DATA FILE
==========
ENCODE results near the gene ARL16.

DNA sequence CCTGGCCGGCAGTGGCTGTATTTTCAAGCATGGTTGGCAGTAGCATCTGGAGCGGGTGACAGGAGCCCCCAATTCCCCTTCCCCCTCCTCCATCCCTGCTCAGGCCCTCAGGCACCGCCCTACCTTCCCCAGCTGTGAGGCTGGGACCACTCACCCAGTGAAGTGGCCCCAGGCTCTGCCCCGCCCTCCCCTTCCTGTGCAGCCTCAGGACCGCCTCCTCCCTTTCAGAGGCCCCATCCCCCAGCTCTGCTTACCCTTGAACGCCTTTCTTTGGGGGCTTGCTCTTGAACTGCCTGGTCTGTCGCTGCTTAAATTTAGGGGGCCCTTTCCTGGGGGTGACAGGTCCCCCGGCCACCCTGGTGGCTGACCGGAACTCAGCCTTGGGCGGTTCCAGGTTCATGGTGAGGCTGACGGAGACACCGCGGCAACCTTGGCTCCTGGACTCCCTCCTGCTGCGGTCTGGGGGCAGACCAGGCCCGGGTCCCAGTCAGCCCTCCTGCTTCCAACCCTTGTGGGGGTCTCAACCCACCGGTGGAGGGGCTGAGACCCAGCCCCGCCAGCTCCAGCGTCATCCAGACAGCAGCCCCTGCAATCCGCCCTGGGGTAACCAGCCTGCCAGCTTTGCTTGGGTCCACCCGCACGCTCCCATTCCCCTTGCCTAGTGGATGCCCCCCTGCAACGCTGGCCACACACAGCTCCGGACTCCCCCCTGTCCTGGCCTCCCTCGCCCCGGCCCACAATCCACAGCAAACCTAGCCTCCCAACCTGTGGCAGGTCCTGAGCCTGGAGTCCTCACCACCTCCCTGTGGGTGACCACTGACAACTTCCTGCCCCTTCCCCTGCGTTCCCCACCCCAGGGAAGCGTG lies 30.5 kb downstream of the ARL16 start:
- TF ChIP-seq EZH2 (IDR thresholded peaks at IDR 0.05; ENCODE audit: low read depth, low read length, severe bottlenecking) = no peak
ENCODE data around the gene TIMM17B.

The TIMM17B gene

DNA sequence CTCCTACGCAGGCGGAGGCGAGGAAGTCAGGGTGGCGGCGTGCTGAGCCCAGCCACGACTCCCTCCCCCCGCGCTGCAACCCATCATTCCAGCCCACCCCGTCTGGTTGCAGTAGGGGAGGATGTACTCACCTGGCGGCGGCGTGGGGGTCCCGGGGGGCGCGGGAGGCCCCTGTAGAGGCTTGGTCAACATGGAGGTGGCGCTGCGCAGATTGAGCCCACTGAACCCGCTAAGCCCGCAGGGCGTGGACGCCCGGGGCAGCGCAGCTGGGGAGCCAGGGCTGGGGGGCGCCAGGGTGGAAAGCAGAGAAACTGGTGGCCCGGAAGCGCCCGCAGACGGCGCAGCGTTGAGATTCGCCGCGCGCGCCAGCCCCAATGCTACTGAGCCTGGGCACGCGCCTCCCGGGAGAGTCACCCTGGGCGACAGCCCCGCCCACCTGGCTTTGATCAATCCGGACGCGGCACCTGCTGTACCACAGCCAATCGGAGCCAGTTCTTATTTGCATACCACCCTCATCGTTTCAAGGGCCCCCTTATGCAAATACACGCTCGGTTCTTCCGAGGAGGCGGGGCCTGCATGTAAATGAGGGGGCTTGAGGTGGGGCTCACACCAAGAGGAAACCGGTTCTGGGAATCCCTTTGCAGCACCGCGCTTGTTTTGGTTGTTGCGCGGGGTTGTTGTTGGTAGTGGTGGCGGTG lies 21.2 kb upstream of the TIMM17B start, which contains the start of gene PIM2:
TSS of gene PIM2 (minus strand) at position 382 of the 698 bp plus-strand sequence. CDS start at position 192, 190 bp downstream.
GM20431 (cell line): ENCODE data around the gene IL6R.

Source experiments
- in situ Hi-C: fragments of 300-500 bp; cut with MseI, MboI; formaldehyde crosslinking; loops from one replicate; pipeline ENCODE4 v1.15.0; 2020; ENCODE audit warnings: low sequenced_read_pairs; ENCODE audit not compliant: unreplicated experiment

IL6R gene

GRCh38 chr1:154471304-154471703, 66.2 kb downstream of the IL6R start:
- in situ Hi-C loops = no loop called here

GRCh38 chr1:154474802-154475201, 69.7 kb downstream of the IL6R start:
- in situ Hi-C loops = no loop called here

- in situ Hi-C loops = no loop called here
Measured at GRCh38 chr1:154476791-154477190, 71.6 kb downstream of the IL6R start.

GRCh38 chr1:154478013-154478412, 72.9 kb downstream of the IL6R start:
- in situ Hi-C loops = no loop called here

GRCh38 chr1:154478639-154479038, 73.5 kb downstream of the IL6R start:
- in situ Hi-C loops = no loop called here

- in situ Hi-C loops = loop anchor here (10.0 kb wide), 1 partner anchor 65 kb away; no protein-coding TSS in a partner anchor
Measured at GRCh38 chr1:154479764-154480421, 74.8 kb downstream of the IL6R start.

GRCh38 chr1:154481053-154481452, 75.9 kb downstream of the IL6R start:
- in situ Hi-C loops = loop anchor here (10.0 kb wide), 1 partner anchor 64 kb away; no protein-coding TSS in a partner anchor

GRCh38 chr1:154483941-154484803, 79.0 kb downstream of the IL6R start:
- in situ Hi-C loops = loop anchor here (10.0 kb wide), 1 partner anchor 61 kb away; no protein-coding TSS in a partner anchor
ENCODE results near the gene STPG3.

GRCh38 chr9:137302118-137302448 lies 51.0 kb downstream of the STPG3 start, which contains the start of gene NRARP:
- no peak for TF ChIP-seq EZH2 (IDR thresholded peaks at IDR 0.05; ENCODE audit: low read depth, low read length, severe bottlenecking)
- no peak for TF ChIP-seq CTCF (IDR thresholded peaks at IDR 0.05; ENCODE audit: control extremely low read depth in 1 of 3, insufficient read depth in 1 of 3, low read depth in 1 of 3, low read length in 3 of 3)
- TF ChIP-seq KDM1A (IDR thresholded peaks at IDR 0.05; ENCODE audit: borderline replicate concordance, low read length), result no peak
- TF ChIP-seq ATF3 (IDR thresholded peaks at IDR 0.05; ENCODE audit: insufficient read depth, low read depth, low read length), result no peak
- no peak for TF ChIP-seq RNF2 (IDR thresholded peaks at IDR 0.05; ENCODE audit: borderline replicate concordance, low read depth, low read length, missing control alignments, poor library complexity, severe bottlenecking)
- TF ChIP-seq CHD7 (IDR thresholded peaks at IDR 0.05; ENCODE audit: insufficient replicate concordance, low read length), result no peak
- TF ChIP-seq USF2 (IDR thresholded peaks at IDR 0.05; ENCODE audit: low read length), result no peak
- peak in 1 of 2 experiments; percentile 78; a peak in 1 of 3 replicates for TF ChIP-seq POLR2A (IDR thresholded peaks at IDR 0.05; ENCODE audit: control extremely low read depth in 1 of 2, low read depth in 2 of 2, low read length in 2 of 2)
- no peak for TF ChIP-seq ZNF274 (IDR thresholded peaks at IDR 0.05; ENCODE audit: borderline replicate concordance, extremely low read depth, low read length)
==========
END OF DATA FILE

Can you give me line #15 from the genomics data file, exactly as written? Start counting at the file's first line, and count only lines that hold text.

- in situ Hi-C loops = no loop called here